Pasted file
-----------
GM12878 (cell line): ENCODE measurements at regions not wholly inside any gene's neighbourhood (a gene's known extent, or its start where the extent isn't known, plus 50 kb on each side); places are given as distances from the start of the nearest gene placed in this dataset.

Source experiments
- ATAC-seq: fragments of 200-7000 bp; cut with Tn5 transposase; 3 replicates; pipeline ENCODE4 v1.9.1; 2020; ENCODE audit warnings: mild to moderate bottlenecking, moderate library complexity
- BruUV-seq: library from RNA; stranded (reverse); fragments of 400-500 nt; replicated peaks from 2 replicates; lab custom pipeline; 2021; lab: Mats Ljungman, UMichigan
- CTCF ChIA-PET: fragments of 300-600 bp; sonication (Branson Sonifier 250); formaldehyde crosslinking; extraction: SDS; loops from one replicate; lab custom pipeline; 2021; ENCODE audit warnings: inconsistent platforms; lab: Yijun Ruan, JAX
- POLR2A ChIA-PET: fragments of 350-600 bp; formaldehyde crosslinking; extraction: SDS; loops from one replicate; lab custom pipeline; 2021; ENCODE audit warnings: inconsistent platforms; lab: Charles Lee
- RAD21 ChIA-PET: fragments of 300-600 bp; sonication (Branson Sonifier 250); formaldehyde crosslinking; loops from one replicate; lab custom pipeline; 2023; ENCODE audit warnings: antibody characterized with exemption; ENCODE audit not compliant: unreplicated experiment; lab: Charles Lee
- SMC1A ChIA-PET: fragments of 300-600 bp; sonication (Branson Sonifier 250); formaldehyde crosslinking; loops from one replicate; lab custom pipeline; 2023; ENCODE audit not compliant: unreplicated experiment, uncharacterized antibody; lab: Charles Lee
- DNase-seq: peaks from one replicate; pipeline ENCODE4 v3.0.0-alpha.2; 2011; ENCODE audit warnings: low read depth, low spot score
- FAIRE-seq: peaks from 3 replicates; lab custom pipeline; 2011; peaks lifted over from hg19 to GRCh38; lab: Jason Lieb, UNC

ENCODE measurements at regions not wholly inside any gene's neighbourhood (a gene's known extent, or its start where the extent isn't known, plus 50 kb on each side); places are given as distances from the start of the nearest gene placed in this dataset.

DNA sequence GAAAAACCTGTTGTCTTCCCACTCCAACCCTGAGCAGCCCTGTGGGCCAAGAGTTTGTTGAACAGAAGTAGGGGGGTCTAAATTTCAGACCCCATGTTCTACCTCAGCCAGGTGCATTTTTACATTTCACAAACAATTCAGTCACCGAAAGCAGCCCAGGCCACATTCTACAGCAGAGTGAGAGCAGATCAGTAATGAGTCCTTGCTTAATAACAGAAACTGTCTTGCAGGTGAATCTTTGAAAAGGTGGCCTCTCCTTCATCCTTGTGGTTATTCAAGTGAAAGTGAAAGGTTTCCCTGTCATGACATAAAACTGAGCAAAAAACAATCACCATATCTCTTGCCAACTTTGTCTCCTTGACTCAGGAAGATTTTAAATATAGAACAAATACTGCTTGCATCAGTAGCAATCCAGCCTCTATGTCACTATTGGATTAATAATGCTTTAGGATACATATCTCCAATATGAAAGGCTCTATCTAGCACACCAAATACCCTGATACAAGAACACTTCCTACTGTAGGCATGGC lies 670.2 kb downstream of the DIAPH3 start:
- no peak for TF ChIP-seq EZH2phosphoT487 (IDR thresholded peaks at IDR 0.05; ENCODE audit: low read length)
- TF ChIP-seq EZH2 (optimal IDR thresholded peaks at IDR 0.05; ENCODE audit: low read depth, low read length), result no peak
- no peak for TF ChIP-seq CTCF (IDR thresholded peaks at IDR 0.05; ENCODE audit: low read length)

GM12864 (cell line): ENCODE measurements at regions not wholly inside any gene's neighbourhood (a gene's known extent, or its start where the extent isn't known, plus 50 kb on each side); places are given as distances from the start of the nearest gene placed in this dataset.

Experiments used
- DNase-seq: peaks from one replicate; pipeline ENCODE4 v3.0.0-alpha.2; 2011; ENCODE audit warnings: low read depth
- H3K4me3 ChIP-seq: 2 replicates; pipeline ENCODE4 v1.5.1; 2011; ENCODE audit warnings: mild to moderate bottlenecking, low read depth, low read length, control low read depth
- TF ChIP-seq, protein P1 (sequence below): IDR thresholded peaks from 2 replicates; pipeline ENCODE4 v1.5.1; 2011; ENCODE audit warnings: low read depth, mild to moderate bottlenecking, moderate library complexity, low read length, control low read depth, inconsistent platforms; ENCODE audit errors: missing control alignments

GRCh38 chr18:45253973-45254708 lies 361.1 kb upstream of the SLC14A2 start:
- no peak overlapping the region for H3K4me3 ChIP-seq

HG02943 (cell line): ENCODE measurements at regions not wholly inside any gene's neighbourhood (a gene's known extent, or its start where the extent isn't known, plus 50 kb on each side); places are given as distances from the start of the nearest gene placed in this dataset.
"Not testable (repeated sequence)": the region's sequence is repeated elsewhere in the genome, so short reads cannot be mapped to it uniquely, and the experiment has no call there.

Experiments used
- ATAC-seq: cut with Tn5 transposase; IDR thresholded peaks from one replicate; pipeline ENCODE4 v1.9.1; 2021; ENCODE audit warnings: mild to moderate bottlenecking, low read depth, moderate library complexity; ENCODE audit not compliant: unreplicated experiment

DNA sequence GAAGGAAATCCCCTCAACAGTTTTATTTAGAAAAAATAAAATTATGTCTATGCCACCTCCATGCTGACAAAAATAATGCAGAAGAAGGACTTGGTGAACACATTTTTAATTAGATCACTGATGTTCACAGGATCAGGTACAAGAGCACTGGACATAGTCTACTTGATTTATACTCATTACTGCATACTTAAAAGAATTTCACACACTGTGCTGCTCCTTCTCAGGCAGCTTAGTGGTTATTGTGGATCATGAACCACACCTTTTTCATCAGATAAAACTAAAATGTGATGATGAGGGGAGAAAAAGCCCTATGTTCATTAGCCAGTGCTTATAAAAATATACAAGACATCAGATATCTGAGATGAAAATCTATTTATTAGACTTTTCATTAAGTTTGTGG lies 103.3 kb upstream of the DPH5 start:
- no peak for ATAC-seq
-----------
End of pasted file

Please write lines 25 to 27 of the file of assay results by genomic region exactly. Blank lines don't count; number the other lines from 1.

Experiments used
- ATAC-seq: cut with Tn5 transposase; IDR thresholded peaks from one replicate; pipeline ENCODE4 v1.9.1; 2021; ENCODE audit warnings: mild to moderate bottlenecking, low read depth, moderate library complexity; ENCODE audit not compliant: unreplicated experiment

DNA sequence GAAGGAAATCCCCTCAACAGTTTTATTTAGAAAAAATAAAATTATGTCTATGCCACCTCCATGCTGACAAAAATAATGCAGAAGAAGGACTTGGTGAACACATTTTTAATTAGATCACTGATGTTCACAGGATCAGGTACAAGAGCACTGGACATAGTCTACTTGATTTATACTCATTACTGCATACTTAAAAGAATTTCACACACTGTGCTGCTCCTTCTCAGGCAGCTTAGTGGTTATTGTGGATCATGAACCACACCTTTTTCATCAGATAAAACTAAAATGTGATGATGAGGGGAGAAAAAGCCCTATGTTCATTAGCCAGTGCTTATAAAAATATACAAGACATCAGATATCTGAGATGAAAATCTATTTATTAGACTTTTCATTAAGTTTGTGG lies 103.3 kb upstream of the DPH5 start: